Monday, January 30, 2017
My maternal grandmother was a battlefield nurse in World War I. When, in her 60s, she became ill she was admitted to the Veteran's Hospital in West Los Angeles. Long before freeways went from Pasadena to those far reaches, my father drove our family over one night a week so my mother and I could visit her. Dressed in my Easter suit, I passed for the minimum age allowed to call on patients. On one of our visits, she was not in her bed nor anywhere to be found around the ward. No once could tell us where she might be. We were apprehensive, as she was nearly blind and had recently lost a leg to diabetes. We waited beside her bed as they screened a movie for the women. I think it was something with Elvis Presley.
Eventually an attendant wheeled her back and I'm sure we hissed our questions at her, trying not to talk over the movie. Where have you been? We were so worried. Etc. Her calm response was, "I've been out cheering up the sick people."
I think of her often, as I knew her and as the young Gertrude Holden of Boston, sailing to France after graduating nursing school at what was then Peter Bent Brigham Hospital. In addition to "cheering up the sick people," she was known to have said on numerous occasions, "It isn't Boston but it IS Massachusetts," both of which I have borrowed and quoted all my adult life, probably to the annoyance of those who have listened to me the most.
The thought of her, of her ability to find something of value in what to many of us would seem worthless, the model she was that told me no matter what, if we draw breath we have something to offer others, helps me at times when I begin to sag or doubt. If we are without words, we can listen. We can offer a hand to hold. We can refuse to be discouraged. We can whistle, we can sing, we can be very clear about what matters most, about what is our truth.
I know that hospital ward, which once felt so cavernous, which I would swear reached into distant and shadowy corners on our night visits, would no longer appear so large. I remember the relief my mom and I felt as we caught sight of her, seeming to return again from the battlefields, from very far away, her face, her spirit beaming. I hope some of her lives on in me.
Monday, January 23, 2017
|Art by Rebecca Dautremer.|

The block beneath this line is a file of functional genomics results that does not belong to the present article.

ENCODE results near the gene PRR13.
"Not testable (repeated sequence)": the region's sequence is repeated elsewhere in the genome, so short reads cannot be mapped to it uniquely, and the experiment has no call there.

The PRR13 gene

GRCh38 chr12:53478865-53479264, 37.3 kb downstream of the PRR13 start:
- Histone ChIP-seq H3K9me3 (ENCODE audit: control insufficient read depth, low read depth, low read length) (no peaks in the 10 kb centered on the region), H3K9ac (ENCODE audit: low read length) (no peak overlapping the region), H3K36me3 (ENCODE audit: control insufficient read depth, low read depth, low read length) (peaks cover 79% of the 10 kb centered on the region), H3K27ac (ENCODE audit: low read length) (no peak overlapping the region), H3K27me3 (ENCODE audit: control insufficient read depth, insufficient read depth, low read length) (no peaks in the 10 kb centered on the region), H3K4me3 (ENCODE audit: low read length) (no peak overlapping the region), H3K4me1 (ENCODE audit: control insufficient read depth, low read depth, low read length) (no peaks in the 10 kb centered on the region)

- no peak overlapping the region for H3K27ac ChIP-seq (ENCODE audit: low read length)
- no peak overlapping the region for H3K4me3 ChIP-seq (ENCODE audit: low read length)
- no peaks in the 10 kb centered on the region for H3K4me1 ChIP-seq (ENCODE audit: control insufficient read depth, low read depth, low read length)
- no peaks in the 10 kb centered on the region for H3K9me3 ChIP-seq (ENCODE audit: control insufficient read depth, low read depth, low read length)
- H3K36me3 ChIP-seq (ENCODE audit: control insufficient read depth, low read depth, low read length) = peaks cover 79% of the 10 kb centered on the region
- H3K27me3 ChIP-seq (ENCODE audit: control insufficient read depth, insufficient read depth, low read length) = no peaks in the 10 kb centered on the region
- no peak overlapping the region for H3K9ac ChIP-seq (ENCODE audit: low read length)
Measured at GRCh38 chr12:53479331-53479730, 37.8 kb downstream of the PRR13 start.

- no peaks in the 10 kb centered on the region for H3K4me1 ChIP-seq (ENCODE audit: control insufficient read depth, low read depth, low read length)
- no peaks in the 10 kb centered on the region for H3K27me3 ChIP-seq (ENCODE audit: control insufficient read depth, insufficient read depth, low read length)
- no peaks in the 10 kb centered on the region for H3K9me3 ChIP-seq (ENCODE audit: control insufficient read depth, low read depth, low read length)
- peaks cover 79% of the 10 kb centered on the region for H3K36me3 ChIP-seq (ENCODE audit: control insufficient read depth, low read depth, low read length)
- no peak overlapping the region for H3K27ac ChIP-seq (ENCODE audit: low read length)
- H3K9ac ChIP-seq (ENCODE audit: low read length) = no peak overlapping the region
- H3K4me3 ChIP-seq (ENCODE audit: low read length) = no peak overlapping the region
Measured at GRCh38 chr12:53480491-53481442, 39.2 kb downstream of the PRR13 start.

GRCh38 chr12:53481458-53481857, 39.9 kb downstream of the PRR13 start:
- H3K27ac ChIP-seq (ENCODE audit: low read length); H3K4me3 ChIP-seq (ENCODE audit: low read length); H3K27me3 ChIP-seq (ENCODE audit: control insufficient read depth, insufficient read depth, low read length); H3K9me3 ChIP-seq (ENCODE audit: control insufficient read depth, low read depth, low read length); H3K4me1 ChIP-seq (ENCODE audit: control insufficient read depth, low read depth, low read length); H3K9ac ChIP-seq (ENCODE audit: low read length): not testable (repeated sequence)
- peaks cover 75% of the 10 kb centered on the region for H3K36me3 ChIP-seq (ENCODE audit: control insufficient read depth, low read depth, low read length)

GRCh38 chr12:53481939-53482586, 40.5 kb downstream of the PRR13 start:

|Rebecca Dautremer illustration, JULES VERNE, 2016.|
Multiple decades of living have schooled me. They have enlightened and confused and guided me, taught me to recognize the urgings from which my truth emerges. I have learned, I continue to learn, to attend my soul's guidance.
My mother once told me that when I tried to lie I lit up like a tilt sign. While I knew in the moment she intended to discourage further attempts at dishonesty, I also believed her. While the blaring of a flashing tilt sign may be more internal now than it was then, it is no less present, certainly no less emphatic.
While we find companionship and support in numbers, in reality we always ride alone. In certain respects each of us is an army of one, directed on a unique assignment. Adhering to my own truth while legions would have me join and follow can be isolating. Worse, it may cause me to doubt what I have come to know as my path. It seems part of what we are here to be is misunderstood, for it is impossible, not to mention onerous, trying to explain a state so clear when viewed within and so limp and inadequate-appearing when held to the light of day and critical eyes. We want those who care for us to understand, to trust our self-knowing, realizing they may not.
What any of us is best equipped to do is be ourself. To be that we must first know just what that means. Arriving at that information is a lengthy, possibly lifelong process. Such awareness is hard-won, its value unquestionable. We navigate our days amid the noise of many voices. Know the one that speaks to and for you with the greatest honesty and attend to that.
Monday, January 16, 2017
While I often label color as a nutrient, I know beyond doubt that sunshine actually is. A vitamin D deficiency smartens one up rather quickly to the fact that a human body needs the light of the sun. In my world that leaves color the task of being sunshine for the spirit.
It is not alone in its assignment, for I corral it with its fellows, including beauty by multiple definitions, swiftly running rivers, things that smell wonderful, the love of and for friends and family, silliness, kindness, insight and intelligence, artfully arranged words. Oh, such a long list. For the spirit to be underfed requires cataclysm of epic proportions.
I have long believed that any garment ought to have pockets and to be without them is a failure of aesthetics and duty. In those pockets one can keep and transport the necessary charms, talismans, symbols of spiritual sunshine, available like smelling salts when weariness gains the upper hand.